Most Americans say that their giving to political causes in 2012 and Hurricane Sandy relief efforts will not reduce their year-end gifts to charity, according to a new poll by the American Red Cross.
A telephone survey of 1,010 adults conducted earlier this month found that 78 percent of those who have already given to Hurricane Sandy relief efforts say it will not impact their year-end charitable giving, while 90 percent of those who gave to political causes say it will not reduce their giving to non-profits this holiday season.
“We are very grateful for the strong support by the American public of the Red Cross relief response to Hurricane Sandy,” said Scott R. Salemme, regional chief executive officer, American Red Cross, Columbia Region. “The Red Cross, like other nonprofits, relies on funding throughout the year to support its mission to help those who need our help.”
Other key findings of the survey include:
- The most popular ways people give are by putting money aside in a canister or giving to someone who is asking for a donation in a public place (both 56 percent) and mailing a check (52 percent). One in five (21 percent) say they have used a charity’s website to donate over the past 12 months.
- Friends are influential in American’s charitable gift decisions, as half of all donors (51 percent) say they would donate if a friend talked to them personally about a charity.
- Of social media users polled, 68 percent say they would take time to learn more about a charity if they see a friend posting about it; about half (51 percent) say they would have more respect for a friend that posts about a charitable donation and nearly four in ten (39 percent) said they would donate themselves.
While a majority of those polled said prior giving to political causes and Hurricane Sandy relief efforts will not impact their year-end financial donations, fewer Americans plan to give to charity this year than last year. The survey found that 52 percent of Americans are planning to donate to charity this season, down from 57 percent the past two years in similar Red Cross surveys.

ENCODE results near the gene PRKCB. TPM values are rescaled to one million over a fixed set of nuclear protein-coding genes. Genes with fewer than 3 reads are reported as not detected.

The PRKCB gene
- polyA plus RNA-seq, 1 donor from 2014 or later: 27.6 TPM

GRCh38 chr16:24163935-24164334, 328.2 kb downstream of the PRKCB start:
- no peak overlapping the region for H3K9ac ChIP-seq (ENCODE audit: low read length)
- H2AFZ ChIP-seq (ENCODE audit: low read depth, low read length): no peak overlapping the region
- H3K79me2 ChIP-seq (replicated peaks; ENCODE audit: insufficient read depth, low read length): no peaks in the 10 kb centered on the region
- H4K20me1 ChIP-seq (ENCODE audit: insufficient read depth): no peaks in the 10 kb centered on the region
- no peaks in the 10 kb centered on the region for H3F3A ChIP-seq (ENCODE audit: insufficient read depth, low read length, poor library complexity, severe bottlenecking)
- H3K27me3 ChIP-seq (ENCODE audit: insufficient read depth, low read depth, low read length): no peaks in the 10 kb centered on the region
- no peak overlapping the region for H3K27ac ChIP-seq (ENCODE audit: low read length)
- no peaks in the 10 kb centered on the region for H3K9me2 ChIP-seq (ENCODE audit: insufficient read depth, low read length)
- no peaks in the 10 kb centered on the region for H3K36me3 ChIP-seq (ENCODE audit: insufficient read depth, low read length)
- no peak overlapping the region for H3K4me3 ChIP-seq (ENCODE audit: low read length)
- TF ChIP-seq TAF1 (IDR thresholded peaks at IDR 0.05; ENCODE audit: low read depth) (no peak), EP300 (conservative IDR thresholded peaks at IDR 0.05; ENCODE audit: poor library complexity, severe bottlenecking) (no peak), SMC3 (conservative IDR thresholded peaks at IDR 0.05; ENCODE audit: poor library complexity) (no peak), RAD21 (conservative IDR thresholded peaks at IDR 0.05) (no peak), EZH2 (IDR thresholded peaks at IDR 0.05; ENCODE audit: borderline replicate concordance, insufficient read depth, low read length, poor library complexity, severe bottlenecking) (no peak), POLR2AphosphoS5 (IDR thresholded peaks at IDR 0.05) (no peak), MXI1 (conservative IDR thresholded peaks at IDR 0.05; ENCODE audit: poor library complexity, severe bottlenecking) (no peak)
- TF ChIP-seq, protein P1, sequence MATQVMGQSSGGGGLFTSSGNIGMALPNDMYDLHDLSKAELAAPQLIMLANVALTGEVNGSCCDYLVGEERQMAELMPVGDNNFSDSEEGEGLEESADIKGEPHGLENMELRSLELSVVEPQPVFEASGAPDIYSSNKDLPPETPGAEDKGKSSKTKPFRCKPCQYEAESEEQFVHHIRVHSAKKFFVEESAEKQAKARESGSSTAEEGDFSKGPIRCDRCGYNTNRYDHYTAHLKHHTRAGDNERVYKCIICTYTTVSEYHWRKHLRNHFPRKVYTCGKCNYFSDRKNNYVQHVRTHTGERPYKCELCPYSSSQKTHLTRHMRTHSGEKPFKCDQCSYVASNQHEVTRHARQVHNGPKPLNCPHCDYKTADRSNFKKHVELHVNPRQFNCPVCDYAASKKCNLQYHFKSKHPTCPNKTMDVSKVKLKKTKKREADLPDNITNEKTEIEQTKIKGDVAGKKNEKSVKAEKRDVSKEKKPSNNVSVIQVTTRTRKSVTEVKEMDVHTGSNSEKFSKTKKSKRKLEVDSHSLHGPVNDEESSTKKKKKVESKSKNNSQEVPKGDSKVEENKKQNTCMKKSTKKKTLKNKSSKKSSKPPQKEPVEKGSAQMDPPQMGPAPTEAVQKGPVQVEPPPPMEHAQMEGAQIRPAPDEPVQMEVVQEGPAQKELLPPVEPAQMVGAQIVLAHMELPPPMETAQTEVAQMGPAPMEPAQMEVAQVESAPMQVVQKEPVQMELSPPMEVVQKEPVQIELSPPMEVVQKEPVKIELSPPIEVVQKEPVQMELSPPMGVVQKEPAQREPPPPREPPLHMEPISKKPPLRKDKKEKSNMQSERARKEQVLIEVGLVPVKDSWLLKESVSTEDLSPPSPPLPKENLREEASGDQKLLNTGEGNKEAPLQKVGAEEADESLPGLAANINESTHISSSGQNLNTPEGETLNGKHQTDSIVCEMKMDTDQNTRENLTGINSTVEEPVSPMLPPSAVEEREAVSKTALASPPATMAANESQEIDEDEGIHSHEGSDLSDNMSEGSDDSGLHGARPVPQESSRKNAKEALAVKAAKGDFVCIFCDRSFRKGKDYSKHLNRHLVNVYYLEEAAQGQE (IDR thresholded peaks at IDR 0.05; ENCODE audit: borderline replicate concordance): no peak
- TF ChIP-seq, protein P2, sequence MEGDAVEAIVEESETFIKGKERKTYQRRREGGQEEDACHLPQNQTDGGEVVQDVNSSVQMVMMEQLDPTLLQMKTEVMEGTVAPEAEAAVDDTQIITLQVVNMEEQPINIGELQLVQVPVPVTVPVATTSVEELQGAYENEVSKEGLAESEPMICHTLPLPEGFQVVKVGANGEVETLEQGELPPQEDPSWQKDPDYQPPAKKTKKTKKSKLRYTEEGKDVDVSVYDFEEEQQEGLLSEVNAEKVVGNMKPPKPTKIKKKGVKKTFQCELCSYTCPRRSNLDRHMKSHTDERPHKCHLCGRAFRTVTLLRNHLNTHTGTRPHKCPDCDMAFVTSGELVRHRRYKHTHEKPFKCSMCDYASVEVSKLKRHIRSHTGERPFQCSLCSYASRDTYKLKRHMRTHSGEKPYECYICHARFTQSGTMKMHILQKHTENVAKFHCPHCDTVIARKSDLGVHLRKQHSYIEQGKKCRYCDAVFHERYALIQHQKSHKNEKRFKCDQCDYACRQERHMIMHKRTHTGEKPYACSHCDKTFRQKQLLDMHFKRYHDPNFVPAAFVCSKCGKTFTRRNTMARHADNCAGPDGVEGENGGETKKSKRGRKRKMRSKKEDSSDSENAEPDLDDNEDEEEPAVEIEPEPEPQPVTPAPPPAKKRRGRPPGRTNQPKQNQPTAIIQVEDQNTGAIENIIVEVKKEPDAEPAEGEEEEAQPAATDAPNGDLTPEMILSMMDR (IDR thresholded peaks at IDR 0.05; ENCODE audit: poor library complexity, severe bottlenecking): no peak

Giving by those who do plan to donate to a nonprofit may be less: while 49 percent of those planning to give will give more than $50; nearly half (46 percent) say they will give less than $50. Last year, 39 percent of Americans who planned to give said they would give less than $50.
“Even if people can’t make a financial donation this holiday season, there are others ways to make a difference, such as by giving blood, volunteering or sending a holiday card to a service member,” said Salemme.
Friends Remain a Trusted Source of Information
When people are considering making a charitable donation, hearing personally from friends and family is an important factor in their decision. Nearly six in ten (59 percent) of those polled said they would sponsor a friend in a walk, run or bike ride for charity if asked, while half said they would donate if asked directly.
More than a third (36 percent) said they would attend a fundraising event, while 32 percent) would sponsor a friend taking an action to emphasize a charity’s mission, like living below the poverty line for a week.
Social Media’s Influence on Giving
Most donors continue to give through ways other than social media, but nearly a quarter of Americans (24 percent) say they influenced by an email or something they saw on social media. Of those social media users polled, nearly seven in 10 (68 percent) said they would visit a charity’s website or Facebook page if they saw a friend post about it, while 58 percent said they would ask their friend to tell them more about the donation.
Half said they would have more respect for someone who posted about donating online, while nearly four in 10 (39 percent) said they would donate money themselves.
Survey details: Telephone survey of 1,010 U.S. Adults 18 years and older on November 8-11, 2012 conducted in ORC International’s CARAVAN® survey using a landline-cell dual-frame sampling design. Margin of error is +/- 3.1 percentage points at the 95% confidence level.
About the American Red Cross:
The American Red Cross shelters, feeds and provides emotional support to victims of disasters; supplies about 40 percent of the nation’s blood; teaches skills that save lives; provides international humanitarian aid; and supports military members and their families. The Red Cross is a not-for-profit organization that depends on volunteers and the generosity of the American public to perform its mission. For more information, please visit redcross.org or join our blog at blog.redcross.org.